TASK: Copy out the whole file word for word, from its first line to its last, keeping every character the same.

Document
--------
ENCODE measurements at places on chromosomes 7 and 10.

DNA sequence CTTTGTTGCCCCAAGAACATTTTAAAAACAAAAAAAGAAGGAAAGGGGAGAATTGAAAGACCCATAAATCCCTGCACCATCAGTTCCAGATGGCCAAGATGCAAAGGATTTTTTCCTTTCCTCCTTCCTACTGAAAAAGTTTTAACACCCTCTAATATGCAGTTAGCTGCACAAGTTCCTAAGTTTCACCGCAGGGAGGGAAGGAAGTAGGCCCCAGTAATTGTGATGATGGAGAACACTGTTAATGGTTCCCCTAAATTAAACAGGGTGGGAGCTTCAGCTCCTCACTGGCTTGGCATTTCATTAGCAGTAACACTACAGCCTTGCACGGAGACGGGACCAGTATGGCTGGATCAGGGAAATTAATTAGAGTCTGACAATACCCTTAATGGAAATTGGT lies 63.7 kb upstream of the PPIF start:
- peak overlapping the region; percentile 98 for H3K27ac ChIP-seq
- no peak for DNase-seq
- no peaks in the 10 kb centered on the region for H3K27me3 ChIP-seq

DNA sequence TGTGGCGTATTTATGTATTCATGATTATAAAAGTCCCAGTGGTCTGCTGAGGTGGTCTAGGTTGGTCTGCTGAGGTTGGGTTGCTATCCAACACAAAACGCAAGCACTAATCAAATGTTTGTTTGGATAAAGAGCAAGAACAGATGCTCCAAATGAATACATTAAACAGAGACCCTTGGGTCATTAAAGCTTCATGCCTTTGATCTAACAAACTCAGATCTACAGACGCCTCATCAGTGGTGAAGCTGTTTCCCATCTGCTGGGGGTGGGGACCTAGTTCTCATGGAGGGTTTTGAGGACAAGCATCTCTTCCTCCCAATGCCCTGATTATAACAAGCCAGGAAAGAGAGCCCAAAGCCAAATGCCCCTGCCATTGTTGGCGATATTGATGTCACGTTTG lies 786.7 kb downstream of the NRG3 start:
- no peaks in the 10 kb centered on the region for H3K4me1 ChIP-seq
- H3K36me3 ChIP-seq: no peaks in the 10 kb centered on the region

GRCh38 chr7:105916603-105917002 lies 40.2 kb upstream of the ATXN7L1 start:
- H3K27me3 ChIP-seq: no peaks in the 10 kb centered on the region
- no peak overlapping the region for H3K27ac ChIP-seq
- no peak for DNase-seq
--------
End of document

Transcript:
ENCODE measurements at places on chromosomes 7 and 10.

DNA sequence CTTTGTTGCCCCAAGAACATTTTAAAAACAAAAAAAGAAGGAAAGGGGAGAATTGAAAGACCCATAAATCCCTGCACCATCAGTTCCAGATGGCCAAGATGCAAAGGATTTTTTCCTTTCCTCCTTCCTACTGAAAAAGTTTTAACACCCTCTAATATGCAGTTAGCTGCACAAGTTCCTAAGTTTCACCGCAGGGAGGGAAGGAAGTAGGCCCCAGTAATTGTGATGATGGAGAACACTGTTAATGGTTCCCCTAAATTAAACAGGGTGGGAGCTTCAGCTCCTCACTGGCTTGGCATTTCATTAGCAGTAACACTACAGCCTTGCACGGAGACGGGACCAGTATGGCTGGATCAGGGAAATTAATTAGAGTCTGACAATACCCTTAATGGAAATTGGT lies 63.7 kb upstream of the PPIF start:
- peak overlapping the region; percentile 98 for H3K27ac ChIP-seq
- no peak for DNase-seq
- no peaks in the 10 kb centered on the region for H3K27me3 ChIP-seq

DNA sequence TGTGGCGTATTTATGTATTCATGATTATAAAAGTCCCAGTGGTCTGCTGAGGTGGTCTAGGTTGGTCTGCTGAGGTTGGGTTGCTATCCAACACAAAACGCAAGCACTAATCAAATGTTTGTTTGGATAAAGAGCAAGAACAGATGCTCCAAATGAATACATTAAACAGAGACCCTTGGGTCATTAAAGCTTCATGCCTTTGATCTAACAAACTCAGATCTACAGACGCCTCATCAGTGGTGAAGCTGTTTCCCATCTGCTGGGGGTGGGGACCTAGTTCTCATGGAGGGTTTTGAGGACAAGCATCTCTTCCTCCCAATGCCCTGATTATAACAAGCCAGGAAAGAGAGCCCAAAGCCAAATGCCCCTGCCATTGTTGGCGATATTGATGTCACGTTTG lies 786.7 kb downstream of the NRG3 start:
- no peaks in the 10 kb centered on the region for H3K4me1 ChIP-seq
- H3K36me3 ChIP-seq: no peaks in the 10 kb centered on the region

GRCh38 chr7:105916603-105917002 lies 40.2 kb upstream of the ATXN7L1 start:
- H3K27me3 ChIP-seq: no peaks in the 10 kb centered on the region
- no peak overlapping the region for H3K27ac ChIP-seq
- no peak for DNase-seq